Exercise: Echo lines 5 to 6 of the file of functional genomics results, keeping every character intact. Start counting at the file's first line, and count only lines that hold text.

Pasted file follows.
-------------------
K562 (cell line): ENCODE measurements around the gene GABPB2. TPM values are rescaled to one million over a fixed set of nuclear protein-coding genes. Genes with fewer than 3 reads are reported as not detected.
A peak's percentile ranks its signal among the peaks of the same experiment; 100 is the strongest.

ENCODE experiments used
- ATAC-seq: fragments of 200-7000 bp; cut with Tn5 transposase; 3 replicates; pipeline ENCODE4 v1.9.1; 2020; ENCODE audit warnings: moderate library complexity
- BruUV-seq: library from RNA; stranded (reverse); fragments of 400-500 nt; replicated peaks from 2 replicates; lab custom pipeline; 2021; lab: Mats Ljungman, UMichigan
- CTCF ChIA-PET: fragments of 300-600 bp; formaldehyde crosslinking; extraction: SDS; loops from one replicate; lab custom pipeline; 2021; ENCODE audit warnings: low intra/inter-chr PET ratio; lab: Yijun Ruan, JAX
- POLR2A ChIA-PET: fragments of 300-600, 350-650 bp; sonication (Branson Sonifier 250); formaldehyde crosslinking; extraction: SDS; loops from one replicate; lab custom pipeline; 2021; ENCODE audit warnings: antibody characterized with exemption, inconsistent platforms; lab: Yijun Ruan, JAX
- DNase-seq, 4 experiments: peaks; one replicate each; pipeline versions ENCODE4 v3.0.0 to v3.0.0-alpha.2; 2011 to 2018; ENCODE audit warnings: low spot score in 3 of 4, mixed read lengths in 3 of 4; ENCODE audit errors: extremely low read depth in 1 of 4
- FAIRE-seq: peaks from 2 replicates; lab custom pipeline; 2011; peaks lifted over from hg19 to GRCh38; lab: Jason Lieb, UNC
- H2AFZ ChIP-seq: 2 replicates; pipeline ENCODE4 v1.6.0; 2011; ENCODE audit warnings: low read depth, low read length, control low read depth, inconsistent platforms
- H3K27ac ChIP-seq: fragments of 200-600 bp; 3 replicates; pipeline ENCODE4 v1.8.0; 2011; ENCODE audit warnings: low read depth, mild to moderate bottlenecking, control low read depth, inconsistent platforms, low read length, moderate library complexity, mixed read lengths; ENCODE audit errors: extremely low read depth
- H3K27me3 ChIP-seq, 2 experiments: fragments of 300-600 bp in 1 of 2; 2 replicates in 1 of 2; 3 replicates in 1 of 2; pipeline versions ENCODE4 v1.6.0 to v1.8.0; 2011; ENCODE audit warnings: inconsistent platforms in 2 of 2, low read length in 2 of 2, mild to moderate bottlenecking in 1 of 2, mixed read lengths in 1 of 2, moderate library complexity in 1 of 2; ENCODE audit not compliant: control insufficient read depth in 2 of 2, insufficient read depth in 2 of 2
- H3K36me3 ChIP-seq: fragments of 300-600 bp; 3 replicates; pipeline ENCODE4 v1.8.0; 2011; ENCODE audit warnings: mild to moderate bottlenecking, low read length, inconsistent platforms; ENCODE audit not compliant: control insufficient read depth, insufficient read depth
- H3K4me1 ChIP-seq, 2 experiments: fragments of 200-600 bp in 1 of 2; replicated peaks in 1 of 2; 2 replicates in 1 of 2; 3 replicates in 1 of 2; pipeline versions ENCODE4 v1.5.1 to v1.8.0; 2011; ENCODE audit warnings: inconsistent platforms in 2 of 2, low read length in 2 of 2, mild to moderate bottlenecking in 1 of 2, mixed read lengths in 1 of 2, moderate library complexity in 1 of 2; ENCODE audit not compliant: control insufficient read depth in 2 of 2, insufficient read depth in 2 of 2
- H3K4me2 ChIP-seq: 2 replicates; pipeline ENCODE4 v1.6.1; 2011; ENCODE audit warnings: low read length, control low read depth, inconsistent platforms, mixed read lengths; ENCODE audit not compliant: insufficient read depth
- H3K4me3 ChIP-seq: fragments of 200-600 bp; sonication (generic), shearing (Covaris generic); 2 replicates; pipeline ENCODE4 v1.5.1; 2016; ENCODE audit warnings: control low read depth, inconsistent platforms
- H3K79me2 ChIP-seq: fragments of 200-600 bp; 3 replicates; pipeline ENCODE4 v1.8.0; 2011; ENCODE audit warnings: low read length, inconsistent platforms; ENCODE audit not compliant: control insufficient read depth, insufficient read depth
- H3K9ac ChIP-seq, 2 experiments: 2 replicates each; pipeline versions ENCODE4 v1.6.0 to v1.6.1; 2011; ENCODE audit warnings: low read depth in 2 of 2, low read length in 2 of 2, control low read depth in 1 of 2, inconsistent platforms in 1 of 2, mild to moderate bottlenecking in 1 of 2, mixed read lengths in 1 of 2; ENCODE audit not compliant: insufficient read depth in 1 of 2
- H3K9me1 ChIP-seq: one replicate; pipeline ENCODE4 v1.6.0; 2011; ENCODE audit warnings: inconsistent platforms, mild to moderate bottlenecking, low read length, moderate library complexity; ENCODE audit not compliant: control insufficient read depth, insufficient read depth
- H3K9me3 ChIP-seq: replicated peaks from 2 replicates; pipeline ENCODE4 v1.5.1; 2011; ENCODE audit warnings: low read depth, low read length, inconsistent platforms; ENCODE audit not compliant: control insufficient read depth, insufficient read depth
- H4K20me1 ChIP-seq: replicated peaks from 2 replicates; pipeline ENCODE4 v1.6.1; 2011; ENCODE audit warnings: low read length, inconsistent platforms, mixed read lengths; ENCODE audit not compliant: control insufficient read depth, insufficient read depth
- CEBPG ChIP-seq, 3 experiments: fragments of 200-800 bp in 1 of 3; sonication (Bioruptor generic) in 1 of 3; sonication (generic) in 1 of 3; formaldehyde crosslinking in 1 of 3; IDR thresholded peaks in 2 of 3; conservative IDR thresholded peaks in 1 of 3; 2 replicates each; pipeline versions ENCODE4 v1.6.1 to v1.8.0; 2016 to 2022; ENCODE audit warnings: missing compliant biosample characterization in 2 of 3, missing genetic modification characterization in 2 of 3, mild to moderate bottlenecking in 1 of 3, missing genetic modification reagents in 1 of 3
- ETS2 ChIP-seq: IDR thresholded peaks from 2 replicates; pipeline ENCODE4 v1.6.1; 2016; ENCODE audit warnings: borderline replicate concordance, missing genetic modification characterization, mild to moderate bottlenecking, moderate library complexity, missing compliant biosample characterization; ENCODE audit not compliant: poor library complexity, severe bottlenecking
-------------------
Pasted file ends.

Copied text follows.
- BruUV-seq: library from RNA; stranded (reverse); fragments of 400-500 nt; replicated peaks from 2 replicates; lab custom pipeline; 2021; lab: Mats Ljungman, UMichigan
- CTCF ChIA-PET: fragments of 300-600 bp; formaldehyde crosslinking; extraction: SDS; loops from one replicate; lab custom pipeline; 2021; ENCODE audit warnings: low intra/inter-chr PET ratio; lab: Yijun Ruan, JAX